Science Journalism MA
Throughout the MA Science Journalism course you will benefit from:
- Academic staff experienced in science and journalism | The course is led by award-winning ex-BBC science journalist Connie St. Louis, currently Chair of the Association of British Science Writers. Other course tutors include Ed Yong, Henry Scowcroft, Dr Toby Murcott, Prof Roy Greenslade, and Paul Bradshaw.
- Enhanced job prospects | The first group of Science Journalism MA graduates completed their studies in 2010. They are now working at organisations including the BBC, CERN, ITV, National Geographic Green and the World Health Organisation
- Multimedia education in reporting health, science, environment and technology | The MA gives you a range of opportunities to report on science, health, environment, technology and food. Throughout the course students produce a multimedia science website Elements, along with a Twitter feed and Facebook page.
- London location | The course makes full use of its central London location by drawing on the capital's scientific, medical and journalistic institutions, helping you to forge links, build contact networks and giving unrivalled access to leading experts.
- You should have an upper second class honours degree or the equivalent from an international institution in any subject. Considerations will also be given to mature applicants with substantial work experience in science or medicine.
- You should be able to show that you have some relevant work experience in journalism, which might include work on a university/college publication, or work experience in either science, environmental or medical journalism.
If your first language is not English, the following qualification is also required:
- IELTS: 7.0 (with 7.0 in the writing component).
City University London retains Highly Trusted Status from UKBA, enabling us to sponsor international students to study in the UK.
The way that you apply may vary depending on the length of your course at City, there are different rules for:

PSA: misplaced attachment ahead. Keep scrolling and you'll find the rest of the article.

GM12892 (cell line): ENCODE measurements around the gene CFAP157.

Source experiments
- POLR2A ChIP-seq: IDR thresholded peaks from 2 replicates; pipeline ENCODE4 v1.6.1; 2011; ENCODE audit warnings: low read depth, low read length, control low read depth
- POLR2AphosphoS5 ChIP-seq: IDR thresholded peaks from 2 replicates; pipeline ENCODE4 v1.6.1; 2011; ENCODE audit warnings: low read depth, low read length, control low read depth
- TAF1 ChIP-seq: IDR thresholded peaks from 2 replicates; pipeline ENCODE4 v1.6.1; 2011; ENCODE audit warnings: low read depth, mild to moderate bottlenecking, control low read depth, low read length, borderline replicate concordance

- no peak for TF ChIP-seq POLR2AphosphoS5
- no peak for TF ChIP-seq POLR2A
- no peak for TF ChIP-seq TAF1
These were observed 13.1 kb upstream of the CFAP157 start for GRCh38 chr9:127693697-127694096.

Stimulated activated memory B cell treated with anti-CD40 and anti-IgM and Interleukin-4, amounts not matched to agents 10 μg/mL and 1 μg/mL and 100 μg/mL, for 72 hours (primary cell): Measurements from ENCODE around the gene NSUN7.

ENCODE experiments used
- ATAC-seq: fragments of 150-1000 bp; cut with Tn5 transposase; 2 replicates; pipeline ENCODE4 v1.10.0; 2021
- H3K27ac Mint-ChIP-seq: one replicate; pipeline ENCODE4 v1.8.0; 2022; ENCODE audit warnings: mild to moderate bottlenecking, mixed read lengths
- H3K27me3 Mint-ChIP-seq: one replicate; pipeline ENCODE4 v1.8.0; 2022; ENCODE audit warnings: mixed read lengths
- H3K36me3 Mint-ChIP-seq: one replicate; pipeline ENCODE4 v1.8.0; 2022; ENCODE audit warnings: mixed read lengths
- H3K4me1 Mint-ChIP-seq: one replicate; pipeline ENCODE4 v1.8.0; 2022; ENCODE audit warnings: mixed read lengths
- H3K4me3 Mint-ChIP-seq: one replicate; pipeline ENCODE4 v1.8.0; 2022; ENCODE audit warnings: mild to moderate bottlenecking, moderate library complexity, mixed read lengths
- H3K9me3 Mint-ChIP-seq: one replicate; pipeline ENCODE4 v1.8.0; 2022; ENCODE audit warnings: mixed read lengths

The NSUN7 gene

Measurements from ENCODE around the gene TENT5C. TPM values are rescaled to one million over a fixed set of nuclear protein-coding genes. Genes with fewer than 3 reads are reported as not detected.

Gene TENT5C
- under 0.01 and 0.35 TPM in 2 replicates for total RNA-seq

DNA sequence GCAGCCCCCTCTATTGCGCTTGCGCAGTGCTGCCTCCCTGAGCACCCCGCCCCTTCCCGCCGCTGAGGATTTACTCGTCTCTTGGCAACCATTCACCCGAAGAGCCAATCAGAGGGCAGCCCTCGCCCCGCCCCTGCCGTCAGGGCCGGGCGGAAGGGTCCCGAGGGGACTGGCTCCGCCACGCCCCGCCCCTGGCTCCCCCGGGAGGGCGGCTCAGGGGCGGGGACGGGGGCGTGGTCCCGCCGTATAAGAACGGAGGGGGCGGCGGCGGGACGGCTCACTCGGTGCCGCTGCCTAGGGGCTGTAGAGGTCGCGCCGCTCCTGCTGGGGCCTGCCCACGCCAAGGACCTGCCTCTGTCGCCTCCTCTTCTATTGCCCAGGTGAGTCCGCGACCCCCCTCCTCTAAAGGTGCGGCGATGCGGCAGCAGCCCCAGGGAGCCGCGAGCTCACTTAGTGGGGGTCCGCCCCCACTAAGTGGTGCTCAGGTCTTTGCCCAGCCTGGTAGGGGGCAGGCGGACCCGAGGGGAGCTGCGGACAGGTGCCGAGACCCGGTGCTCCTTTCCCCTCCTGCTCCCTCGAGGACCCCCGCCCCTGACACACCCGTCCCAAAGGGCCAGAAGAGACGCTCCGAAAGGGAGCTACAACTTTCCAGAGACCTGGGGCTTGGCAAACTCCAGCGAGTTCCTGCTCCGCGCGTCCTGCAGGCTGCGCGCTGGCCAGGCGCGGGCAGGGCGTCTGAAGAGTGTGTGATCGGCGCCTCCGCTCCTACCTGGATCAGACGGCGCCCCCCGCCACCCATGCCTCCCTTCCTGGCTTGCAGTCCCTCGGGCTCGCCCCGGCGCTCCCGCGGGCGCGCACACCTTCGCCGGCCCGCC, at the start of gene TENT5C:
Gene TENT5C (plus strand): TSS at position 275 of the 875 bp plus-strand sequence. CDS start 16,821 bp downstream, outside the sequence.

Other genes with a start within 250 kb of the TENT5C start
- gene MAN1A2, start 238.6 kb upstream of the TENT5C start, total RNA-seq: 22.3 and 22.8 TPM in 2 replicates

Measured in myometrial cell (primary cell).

- Students on courses of more than 6 months
- Students on courses of less than 6 months
- Students on a pre-sessional English Language course
For more information see our main Visa page.
- Start Date:
- 22nd September 2014
- Full-time (10 months). We advise our students that they need to be available for classes and assignments from Mondays to Fridays during working hours, and occasionally outside those times.
The MA in Science Journalism course offers you a thorough grounding in the best practices in professional science, environmental and health journalism. It develops skills in science reporting, interviewing, science writing, research and broadcast, online and print production.
As well as enabling critical reflection on the legal ethical and societal responsibilities and to put those skills and that knowledge into practice.
The Science Journalism course takes advantage of its central London location by drawing on the rich heritage of the capital's scientific and medical institutions, helping you to forge links, build contact networks and enjoy unrivalled access to leading experts.
It offers a range of opportunities to report on science, health, environment, technology and food.
Throughout the year there will be regular distinguished guests to the campus to give public lectures and to work with students in small workshops.
Read the Science Journalism MA students' blog 'Elements' at www.elements-science.co.uk
- Journalism practice
- Journalism and society
- Science and society
- Media law
- Public administration
- Online journalism
- Editorial production
- Science reporting
- MA Journalism project
Read the full 2014 programme specification.
Teaching and Assessment
All MA Journalism courses at City are practical, hands-on courses designed for people that want to become journalists. As a result, much of your coursework for the Science Journalism MA will be journalistic assignments that you produce to deadline, as you would in a real news organisation.
Some courses are taught in lecture theatres, such as Journalism and Society 1 and Media Law, but most are small-group workshops that allow you to develop your journalistic skills and knowledge with the support of our expert academics.
We advise our students that they need to be available for classes and assignments from Mondays to Fridays during working hours, and occasionally outside those times.
- Connie St. Louis | Course Director
- Ed Yong, science writer and blogger | Online journalism
- Henry Scowcroft, Cancer Research UK | Online production
- Dr Toby Murcott, science writer and broadcaster | Radio and print production
- Professor Roy Greenslade | Journalism & Society
- John Battle | Media Law
- Joy Johnson | Public Administration
- Paul Bradshaw | Online Journalism
Read the full 2014 programme specification.